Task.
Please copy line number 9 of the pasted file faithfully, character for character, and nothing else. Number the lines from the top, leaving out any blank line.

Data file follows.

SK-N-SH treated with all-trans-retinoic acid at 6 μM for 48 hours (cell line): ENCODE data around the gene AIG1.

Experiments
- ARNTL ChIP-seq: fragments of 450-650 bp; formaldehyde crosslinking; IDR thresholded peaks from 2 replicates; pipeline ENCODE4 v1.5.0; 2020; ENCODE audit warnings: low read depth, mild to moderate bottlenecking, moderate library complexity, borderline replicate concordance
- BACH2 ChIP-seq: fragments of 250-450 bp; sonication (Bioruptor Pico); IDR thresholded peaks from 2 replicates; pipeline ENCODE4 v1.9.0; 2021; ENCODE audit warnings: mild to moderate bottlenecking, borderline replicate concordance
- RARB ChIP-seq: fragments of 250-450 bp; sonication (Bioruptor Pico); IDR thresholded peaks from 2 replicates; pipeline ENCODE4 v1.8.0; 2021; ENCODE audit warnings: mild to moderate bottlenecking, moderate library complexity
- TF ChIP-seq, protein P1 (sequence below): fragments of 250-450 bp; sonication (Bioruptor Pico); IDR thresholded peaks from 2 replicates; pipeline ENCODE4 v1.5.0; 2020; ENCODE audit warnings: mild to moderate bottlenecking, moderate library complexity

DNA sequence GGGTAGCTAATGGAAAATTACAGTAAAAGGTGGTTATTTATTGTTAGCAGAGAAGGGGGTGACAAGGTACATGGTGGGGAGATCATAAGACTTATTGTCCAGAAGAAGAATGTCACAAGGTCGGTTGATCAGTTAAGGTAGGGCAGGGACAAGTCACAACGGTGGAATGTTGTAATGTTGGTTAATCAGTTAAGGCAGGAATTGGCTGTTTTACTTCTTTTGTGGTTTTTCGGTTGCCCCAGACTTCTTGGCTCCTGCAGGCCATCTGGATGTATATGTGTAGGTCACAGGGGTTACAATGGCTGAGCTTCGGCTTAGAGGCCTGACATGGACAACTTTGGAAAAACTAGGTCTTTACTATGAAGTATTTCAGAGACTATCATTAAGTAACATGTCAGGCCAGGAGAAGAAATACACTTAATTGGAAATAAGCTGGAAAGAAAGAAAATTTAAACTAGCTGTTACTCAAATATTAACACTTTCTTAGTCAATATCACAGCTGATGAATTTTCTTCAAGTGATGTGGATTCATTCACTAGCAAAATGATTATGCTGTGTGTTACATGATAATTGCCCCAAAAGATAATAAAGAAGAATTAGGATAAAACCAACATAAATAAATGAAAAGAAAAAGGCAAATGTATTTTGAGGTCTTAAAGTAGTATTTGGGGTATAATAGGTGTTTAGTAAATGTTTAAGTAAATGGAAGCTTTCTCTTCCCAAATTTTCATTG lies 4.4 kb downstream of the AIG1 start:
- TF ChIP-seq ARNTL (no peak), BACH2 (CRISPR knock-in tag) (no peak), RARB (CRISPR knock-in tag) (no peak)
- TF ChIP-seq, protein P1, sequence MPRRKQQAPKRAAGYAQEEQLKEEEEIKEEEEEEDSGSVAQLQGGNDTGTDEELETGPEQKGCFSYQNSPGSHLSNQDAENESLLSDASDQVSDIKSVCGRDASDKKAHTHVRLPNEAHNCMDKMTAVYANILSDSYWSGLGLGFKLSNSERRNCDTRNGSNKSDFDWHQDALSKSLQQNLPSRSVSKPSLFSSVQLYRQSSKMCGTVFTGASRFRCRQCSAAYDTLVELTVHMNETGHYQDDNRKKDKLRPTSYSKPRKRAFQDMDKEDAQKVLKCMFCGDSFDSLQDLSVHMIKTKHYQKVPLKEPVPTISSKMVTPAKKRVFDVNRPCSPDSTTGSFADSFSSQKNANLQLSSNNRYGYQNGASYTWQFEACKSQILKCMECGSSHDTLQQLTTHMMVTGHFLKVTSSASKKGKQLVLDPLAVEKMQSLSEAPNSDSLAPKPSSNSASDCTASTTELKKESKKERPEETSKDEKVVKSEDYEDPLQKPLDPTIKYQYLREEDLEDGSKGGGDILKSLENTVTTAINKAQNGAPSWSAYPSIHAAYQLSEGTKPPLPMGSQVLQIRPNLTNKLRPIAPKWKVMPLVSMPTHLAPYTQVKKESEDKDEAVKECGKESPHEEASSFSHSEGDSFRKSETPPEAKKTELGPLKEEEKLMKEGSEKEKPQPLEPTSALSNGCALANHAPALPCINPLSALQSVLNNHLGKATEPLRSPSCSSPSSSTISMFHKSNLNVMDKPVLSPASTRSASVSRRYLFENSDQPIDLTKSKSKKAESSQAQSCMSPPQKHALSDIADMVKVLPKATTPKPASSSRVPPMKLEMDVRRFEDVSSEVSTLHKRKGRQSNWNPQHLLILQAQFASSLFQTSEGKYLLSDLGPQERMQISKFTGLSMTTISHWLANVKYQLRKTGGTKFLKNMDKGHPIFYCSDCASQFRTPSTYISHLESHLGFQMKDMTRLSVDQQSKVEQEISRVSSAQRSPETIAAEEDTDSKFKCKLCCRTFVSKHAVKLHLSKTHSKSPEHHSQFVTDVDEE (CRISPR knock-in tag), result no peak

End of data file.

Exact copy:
- TF ChIP-seq, protein P1, sequence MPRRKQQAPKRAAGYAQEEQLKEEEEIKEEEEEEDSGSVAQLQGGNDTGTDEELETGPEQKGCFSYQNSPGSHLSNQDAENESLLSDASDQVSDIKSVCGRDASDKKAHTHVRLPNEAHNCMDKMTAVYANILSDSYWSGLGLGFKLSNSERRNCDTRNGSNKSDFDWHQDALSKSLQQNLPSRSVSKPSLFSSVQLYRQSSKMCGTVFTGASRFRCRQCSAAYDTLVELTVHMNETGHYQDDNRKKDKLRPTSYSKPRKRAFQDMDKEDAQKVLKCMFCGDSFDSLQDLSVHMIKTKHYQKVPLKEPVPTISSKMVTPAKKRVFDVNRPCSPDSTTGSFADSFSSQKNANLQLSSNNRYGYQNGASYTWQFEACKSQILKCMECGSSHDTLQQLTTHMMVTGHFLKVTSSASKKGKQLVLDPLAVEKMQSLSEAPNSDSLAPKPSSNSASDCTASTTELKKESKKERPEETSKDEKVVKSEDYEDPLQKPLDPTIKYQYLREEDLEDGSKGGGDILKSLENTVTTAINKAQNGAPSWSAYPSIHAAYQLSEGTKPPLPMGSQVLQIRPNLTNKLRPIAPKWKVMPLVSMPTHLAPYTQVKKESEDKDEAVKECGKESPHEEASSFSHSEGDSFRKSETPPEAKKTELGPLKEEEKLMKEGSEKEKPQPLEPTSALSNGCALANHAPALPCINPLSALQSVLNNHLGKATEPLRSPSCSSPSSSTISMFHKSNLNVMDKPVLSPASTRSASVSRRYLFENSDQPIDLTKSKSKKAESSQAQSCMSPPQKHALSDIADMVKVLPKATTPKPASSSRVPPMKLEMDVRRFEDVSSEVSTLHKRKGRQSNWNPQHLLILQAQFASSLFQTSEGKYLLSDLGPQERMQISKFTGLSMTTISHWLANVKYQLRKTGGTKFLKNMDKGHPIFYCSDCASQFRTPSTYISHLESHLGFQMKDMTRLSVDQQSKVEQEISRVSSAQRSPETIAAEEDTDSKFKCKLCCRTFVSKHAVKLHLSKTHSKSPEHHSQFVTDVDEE (CRISPR knock-in tag), result no peak